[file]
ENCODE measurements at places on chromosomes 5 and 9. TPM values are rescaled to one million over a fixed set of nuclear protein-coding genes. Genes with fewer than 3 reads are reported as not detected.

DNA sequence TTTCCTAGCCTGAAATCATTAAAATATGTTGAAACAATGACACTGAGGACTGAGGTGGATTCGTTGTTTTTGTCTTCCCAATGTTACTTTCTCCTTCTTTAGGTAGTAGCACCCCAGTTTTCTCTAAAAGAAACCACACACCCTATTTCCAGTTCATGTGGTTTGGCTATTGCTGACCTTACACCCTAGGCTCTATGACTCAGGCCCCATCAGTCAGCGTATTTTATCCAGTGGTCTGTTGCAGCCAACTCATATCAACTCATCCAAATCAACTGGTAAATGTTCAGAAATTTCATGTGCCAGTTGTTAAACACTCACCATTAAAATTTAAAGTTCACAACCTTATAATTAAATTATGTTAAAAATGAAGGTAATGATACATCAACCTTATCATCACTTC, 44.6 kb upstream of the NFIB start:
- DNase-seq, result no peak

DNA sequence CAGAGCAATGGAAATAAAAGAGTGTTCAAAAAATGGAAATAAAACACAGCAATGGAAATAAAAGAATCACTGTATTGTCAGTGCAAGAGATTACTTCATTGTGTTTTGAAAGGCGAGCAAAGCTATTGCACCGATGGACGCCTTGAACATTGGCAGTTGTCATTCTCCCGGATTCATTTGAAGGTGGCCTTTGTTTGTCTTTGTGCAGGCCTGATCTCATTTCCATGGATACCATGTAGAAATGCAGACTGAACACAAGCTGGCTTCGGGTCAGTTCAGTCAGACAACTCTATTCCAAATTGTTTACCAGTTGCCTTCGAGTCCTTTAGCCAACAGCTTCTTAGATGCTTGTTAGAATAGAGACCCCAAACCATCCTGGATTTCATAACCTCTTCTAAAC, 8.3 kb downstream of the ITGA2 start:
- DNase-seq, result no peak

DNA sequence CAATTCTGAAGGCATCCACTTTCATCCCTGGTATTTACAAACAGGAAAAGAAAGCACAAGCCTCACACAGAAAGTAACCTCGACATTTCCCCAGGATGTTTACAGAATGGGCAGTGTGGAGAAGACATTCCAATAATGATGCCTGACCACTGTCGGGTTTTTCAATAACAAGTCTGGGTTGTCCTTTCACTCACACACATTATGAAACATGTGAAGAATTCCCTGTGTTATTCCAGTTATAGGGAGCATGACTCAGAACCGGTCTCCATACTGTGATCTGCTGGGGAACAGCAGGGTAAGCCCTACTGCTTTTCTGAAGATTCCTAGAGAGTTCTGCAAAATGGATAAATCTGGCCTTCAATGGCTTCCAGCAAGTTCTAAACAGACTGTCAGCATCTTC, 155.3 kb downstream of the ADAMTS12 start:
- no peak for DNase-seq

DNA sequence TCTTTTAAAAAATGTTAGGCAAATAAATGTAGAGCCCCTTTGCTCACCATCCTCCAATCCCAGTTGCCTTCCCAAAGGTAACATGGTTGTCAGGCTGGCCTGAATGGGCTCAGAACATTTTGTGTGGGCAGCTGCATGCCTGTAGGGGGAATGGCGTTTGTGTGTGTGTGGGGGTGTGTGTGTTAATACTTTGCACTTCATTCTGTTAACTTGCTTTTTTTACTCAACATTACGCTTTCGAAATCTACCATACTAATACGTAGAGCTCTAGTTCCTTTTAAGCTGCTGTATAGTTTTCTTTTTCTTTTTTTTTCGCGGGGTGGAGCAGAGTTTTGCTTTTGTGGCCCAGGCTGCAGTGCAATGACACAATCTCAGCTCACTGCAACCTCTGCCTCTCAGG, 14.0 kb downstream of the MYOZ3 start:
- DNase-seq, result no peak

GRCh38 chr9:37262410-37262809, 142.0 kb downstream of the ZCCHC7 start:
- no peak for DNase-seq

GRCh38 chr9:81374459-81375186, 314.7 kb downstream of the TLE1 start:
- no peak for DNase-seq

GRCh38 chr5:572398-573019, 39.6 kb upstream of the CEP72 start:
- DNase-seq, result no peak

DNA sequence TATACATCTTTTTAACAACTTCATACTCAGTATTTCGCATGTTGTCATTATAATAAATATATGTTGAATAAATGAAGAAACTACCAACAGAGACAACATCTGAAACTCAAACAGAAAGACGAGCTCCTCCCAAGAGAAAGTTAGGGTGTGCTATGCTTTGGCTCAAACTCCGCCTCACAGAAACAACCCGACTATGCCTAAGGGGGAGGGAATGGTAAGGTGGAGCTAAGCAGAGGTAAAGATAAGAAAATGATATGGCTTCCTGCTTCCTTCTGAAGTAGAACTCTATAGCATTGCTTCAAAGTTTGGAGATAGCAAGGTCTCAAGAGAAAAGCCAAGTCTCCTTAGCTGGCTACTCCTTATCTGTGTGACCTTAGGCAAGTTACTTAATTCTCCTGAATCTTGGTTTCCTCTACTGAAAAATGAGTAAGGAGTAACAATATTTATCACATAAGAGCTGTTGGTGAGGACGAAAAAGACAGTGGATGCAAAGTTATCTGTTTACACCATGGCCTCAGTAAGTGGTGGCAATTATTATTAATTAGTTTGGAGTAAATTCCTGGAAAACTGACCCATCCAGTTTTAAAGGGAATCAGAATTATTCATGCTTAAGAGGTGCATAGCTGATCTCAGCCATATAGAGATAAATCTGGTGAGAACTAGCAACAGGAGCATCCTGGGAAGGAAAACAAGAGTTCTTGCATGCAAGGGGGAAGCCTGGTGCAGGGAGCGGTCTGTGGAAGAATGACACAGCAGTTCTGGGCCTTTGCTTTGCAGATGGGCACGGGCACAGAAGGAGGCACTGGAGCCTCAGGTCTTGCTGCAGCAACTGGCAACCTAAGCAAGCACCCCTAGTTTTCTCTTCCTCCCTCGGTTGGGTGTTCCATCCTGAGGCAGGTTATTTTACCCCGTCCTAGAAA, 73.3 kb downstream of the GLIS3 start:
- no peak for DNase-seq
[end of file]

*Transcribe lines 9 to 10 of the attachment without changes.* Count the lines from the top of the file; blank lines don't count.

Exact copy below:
- DNase-seq, result no peak

GRCh38 chr9:37262410-37262809, 142.0 kb downstream of the ZCCHC7 start: